Exhibition Review: A Unique Blend of AI-Powered Innovations and Engaging Experience
The exhibition I attended this year was a day trip to the NEC, conveniently accessible for visitors flying into Birmingham. Compared to their previous event, which faced challenges due to COVID, this exhibition featured fewer stands. However, the overall quality of the stands had noticeably improved. While there were fewer stands, the event made up for it with a variety of intriguing talks held in side theatres. Alot of these talks were thinly veiled sales pitches. The fireside chat seminars were or better quality and content. The content presented was of superior quality, although the middle section of the exhibition floor, where some talks took place, was marred by excessive noise, making it difficult for presenters to communicate or be heard.
What struck me the most was the prevalence of AI integration, with approximately 80% of the stands showcasing some form of AI-related technology. It was remarkable to witness the sudden awakening by store owners to the power of AI in generating more sales and automating websites. Even Chat GPT itself helped bring attention to AI’s capabilities.
Highlights of some notable exhibitors from the exhibition.
One stand that caught my attention was called “Nibble,” an AI-powered automatic price haggling chatbot. This innovative software allows customers to state their bottom price for a product and then suggests an offer price while advising the customer to ask for a discount. The chatbot engages in a haggle with the customer, aiming to preserve the maximum profit margin for the store owner while ensuring customer satisfaction. Nipple, a small start-up company, presented a unique offering in this space. Excellent for placing in sale and clearance categories.
Another intriguing exhibitor was “UPP,” an AI-powered platform designed specifically for Google Performance Max Ads. Their capabilities in utilizing AI to optimize existing Google Performance Max Ads were quite impressive. However, it was clear that AI-related businesses dominated the event, with some exhibitors integrating AI into their existing products. UPP, for instance, required a high volume of data to function optimally, making it suitable for large-scale Google shopping performance.
We know AI works well with high volume traffic where predicting behaviour becomes more accurate.
Among the regular e-commerce platforms, a new player called “Shopline” stood out. This company primarily focuses on social selling, targeting the Asian market, particularly in Hong Kong, Indonesia, Taiwan, and other regions where social shopping is prominent. Shopline offers a young and promising sales platform, integrating e-commerce seamlessly into social media platforms. Their innovative approach includes an art cart and a checkout feature, demonstrating the true revolution in e-commerce.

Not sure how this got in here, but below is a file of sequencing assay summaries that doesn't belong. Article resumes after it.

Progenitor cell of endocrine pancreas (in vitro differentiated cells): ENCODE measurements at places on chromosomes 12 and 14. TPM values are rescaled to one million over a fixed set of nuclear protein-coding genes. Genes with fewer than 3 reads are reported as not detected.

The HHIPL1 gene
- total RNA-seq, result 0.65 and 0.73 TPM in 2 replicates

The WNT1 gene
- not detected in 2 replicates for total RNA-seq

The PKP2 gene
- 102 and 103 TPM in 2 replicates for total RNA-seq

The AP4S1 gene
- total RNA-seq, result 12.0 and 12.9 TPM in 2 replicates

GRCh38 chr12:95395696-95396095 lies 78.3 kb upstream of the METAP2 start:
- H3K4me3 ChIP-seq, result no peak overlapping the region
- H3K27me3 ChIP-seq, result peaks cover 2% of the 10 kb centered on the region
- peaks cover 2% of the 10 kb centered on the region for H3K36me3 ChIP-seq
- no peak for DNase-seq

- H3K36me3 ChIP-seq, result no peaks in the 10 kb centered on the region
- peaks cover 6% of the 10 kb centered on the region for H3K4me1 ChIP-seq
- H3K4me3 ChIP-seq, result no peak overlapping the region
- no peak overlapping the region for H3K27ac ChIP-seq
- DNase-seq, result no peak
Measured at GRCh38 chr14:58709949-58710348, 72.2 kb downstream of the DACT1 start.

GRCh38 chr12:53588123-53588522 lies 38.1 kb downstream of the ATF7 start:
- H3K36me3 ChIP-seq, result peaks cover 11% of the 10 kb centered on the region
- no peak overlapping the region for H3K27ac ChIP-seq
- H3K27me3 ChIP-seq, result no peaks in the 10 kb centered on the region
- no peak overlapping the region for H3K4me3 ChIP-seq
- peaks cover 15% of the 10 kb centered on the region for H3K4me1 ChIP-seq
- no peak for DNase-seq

Interestingly, there was only one price comparison website exhibitor at the show: Price Tracker. I had previously encountered them at other shows and reviewed their perturb platform. Price Tracker enables businesses to monitor their competitors’ pricing ranges and swiftly react to price changes, ensuring they stay ahead of the competition. Considering that web scrapers and price comparison tools contribute significantly to e-commerce website traffic, Price Tracker’s solution becomes even more valuable.
There was an absence of the larger payment providers – the market is saturated and its smaller players looking to beat the competition on fees. However there were some B2B specific BNPL ( Buy Now Pay Later ) operators. Smaller stands but going after a niche that I guess may have less credit issues and certainly higher values than its retail counter part. I would have thought a bank overdraft was the version of BNPL but I suppose if you are not of the traditional banking parish then this is possibly a good quick way to get fast finance for you business to buy in some stock. The stock would need a decent margin to cover the cost of BNPL finance.
Overall, this year’s exhibition was noticeably smaller than previous editions. Surprisingly, this turned out to be a positive aspect, as it allowed for easier navigation among exhibitors. The exhibitors themselves were more proactive in engaging with visitors, fostering a more interactive and engaging experience. Those who skipped the event due to its smaller scale missed out on a valuable opportunity. It became clear that attending exhibitions, even if solely to discover new suppliers, products, or services, can prove highly beneficial. Additionally, such events offer a conducive environment for networking and meeting clients away from the confines and noise of the office.
The seminars and theaters were well-organized, with informative and well-delivered presentations. However, the decision to place theaters in the middle of the exhibition floor, where presenters struggled to be heard over the general noise, seemed questionable. It would have been wiser to create a separate space where presenters could deliver their talks without distraction.
In conclusion, I would attend this event again – its a 1/2 day event at most.